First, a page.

The increasing emergence of robotic technologies that serve as automated tools, assistants, and collaborators promises tremendous benefits in everyday settings from the home to healthcare, manufacturing, and educational facilities. While these technologies promise interactions that can be highly complex and beneficial, their successful integration into the human environment ultimately requires these interactions to also be natural and intuitive. To achieve complex but intuitive interactions, designers and developers must simultaneously understand and address human and computational challenges. In this talk, I will present my group’s work on building human-centered guidelines, methods, and tools to address these challenges in order to facilitate the design of robotic technologies that are more effective, intuitive, acceptable, and even enjoyable through successful integration into the human environment. The first part of the talk will review a series of projects that will demonstrate how the marrying of knowledge about people and computational methods through a systematic design process can enable effective user interactions with social, assistive, and telepresence robots. The second part of the talk will cover ongoing work that provides designers and developers with tools to apply these guidelines to the development of real-world robotic technologies and that utilizes partnerships with domain experts and end users to ensure the successful integration of these technologies into everyday settings through applications in healthcare, manufacturing, mission-critical environments, and the home. The talk will conclude with a discussion of high-level design guidelines that can be drawn from this body of work and a roadmap for future research.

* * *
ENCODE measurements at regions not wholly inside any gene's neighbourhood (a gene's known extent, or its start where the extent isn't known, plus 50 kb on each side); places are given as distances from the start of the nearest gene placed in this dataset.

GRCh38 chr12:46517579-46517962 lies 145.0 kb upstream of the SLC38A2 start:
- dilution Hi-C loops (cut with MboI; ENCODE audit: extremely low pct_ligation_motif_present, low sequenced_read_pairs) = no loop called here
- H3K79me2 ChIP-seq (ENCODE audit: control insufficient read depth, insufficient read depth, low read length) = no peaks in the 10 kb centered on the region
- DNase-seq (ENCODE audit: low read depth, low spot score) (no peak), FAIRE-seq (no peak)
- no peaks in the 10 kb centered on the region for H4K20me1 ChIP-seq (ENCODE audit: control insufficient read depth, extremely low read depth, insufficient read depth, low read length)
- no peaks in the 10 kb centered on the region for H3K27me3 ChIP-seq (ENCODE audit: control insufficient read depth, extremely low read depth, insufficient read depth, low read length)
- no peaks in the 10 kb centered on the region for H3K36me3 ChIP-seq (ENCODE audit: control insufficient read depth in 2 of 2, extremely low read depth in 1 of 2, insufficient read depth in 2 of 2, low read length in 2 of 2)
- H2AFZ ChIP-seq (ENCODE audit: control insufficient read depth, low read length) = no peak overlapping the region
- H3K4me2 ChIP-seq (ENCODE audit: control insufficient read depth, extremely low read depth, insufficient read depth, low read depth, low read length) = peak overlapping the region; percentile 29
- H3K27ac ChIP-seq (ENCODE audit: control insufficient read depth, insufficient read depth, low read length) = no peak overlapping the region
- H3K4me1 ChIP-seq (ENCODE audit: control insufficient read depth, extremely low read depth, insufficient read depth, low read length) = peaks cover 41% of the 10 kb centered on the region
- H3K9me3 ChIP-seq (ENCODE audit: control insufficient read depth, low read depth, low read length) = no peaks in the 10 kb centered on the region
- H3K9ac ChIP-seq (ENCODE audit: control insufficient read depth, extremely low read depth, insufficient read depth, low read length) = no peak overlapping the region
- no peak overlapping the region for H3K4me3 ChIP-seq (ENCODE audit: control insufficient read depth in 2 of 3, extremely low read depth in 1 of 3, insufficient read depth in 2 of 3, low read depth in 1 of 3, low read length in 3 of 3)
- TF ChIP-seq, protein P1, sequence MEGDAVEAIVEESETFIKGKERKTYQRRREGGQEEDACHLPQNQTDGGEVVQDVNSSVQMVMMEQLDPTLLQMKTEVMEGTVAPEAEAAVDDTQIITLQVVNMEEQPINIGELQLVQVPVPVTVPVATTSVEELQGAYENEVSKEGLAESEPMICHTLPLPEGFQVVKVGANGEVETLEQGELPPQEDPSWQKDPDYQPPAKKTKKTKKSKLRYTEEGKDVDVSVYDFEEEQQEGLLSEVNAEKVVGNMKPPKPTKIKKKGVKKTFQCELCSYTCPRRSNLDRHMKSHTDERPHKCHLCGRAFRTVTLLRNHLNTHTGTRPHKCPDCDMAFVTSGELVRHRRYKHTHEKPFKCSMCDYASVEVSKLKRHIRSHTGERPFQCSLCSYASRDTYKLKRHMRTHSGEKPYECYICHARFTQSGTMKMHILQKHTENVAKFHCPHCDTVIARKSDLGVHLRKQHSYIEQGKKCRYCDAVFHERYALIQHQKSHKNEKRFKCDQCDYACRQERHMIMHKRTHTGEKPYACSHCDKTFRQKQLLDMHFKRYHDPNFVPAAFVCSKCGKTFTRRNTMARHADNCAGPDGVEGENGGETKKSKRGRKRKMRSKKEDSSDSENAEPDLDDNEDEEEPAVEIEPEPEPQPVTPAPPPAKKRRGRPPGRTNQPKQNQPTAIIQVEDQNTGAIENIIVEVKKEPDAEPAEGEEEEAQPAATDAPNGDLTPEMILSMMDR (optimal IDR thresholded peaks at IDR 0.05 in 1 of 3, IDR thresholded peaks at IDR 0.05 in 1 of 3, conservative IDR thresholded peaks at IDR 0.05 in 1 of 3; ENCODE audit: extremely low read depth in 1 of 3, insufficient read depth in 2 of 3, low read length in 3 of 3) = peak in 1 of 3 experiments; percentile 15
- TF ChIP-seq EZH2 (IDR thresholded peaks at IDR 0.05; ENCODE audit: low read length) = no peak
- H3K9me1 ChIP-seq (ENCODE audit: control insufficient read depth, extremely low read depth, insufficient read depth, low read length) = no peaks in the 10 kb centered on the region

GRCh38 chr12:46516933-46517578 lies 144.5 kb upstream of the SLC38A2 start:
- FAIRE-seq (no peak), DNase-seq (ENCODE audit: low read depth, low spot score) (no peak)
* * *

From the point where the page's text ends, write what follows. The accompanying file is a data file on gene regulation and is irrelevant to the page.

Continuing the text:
Bilge Mutlu is an associate professor of computer science, psychology, and industrial engineering at the University of Wisconsin–Madison. He received his Ph.D. degree from Carnegie Mellon University’s Human-Computer Interaction Institute in 2009. His background combines training in interaction design, human-computer interaction, and robotics with industry experience in product design and development. Dr. Mutlu is a former Fulbright Scholar and the recipient of the NSF CAREER award as well as several best paper awards and nominations, including HRI 2008, HRI 2009, HRI 2011, UbiComp 2013, IVA 2013, RSS 2013, HRI 2014, CHI 2015, and ASHA 2015. His research has been covered by national and international press including the NewScientist, MIT Technology Review, Discovery News, Science Nation, and Voice of America. He has served in the Steering Committee of the HRI Conference and the Editorial Board of IEEE Transactions on Affective Computing, co-chairing the Program Committees for ROMAN 2016, HRI 2015, ROMAN 2015, and ICSR 2011, the Program Sub-committees on Design for CHI 2013 and CHI 2014, and the organizing committee for HRI 2017. More information on Dr. Mutlu and his research can be found at http://bilgemutlu.com and http://hci.cs.wisc.edu.